Election Observer Groups Score INEC 80%

Clement Nwankwo

Situation Room insists on probe of shortcomings

Onyebuchi Ezigbo in Abuja

Some domestic observer groups numbering 20 Wednesday rose in defence of the efforts put in by the Independent National Electoral Commission (INEC) to conduct the last presidential election in the country.

In their assessment of the performance of the electoral umpire, the observer groups rated INEC 80 per cent, which they said was within international benchmark.

But the position of the domestic observers contrasted sharply with that of the Nigeria Civil Society coalition, the Situation Room, which insisted that the conduct of the polls fell below expectations.

Addressing a press conference on Wednesday, the spokesman of the observer groups and National Coordinator of Organisation of Justice for Equity Sustenance, Mr. Tunde Bafunsho, said there is no doubt that the presidential election marked an appreciable improvement on the previous poll of 2015.

In terms of voter turnout, Bafunsho said Saturday’s participation of voters was overwhelming and unprecedented in the history of the country, adding that there was massive participation of women.

“We wish to commend the electoral management body for their immeasurable contributions to the success recorded during the just concluded presidential and National Assembly poll,” the groups said.

They said of particular interest was the separation of presidential and National Assembly collation centers where presiding officers conducted their activities professionally and transparently.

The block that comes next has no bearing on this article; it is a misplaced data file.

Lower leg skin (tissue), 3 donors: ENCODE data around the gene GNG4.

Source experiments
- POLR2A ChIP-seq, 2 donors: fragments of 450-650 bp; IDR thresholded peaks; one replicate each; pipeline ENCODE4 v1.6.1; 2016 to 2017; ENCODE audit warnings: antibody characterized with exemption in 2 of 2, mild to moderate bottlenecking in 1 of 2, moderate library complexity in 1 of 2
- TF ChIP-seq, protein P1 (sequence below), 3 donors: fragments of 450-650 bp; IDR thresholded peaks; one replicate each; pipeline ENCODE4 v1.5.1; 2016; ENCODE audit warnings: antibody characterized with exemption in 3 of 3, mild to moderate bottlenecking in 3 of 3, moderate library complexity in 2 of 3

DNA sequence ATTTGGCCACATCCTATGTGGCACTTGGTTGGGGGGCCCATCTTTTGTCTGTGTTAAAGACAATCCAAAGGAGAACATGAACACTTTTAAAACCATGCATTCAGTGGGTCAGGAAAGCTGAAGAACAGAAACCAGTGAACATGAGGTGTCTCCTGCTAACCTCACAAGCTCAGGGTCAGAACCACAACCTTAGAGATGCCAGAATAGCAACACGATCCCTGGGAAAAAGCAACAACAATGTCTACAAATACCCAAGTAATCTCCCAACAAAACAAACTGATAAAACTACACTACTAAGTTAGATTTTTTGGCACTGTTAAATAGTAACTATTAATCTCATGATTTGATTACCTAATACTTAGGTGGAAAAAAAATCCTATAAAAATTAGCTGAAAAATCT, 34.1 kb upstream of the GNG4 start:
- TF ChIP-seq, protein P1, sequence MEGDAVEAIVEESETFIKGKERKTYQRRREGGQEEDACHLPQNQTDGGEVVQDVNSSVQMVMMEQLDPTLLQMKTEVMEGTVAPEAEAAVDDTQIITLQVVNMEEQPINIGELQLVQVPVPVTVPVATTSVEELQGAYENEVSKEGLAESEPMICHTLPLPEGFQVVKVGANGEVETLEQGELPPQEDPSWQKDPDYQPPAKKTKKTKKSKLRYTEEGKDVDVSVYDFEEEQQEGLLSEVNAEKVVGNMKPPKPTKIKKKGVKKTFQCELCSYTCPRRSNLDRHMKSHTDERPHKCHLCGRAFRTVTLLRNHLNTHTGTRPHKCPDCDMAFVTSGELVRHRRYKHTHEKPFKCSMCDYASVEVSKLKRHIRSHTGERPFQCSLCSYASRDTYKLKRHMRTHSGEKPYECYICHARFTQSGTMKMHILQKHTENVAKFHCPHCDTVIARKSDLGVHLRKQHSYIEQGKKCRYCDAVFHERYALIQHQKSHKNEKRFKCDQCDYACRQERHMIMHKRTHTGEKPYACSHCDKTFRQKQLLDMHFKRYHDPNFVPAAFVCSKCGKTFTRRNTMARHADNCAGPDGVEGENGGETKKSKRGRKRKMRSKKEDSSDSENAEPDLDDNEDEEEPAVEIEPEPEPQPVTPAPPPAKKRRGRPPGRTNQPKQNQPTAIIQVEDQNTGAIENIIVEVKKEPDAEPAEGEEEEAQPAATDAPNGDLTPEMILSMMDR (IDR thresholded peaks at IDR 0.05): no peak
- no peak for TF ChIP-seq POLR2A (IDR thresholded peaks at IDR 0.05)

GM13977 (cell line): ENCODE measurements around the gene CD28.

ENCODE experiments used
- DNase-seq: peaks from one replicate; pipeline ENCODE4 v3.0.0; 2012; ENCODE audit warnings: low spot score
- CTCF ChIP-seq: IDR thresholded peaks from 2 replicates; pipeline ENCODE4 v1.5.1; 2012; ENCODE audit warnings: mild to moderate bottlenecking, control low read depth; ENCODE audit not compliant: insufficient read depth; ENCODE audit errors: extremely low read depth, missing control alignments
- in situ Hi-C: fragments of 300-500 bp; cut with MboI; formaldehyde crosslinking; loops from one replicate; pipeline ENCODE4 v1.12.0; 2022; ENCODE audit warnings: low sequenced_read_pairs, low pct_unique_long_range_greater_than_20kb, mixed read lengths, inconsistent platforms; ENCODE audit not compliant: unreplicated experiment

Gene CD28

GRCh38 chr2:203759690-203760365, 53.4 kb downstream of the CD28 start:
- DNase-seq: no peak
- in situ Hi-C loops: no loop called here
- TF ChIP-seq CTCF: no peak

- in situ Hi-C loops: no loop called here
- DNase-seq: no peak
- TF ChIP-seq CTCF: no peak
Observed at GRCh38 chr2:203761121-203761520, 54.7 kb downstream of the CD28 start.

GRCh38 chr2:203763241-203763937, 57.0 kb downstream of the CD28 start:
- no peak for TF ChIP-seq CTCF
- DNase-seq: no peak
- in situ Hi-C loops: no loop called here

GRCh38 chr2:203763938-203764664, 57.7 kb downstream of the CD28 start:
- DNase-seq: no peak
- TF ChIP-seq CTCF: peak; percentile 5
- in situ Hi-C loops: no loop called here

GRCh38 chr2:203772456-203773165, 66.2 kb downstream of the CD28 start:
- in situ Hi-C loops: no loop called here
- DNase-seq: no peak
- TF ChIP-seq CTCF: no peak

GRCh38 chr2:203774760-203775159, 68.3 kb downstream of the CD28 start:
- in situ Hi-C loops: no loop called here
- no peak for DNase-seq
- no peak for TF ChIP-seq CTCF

The observer groups advised that with the conclusion of the presidential election and announcement of the winner, the winner must be magnanimous in victory while losers must also accept defeat with dignity.

They said: “Conducting elections anywhere is never an easy task and requires the constructive input of all stakeholders, including political parties, security agencies, traditional rulers, religious leaders as well as the entire citizenry.

“It is our considered view that the postponement of the presidential National Assembly elections originally slated for the l6 of February and 23 or March 2019 respectively, evidently helped in putting certain measures in place that culminated in the success recorded eventually on the February 23.”

Meanwhile the Situation Room has insisted that the election did not meet the preset expectations of Nigerians in terms of quality and credibility.

A statement issued Wednesday by the Executive Director, Policy and Legal Advocacy Centre, and Convener, Nigeria Civil Society Situation Room, Mr. Clement Nwankwo, said from the observations of the group, that a lot of the expectations on its threshold document were not met.

It, however, urged Nigerians not to allow the shortcomings of the presidential poll to dampen their spirit but be prepared to come out in large numbers to vote on March 9 during the governorship and House of Assembly election.
While congratulating Buhari on his re-election, the Situation Room urged candidates, political parties and indeed citizens, who are aggrieved with the processes and outcome of the elections to go to court.

“Nigeria’s constitutional and legal frameworks have provided avenues to ventilate and seek redress,” it said.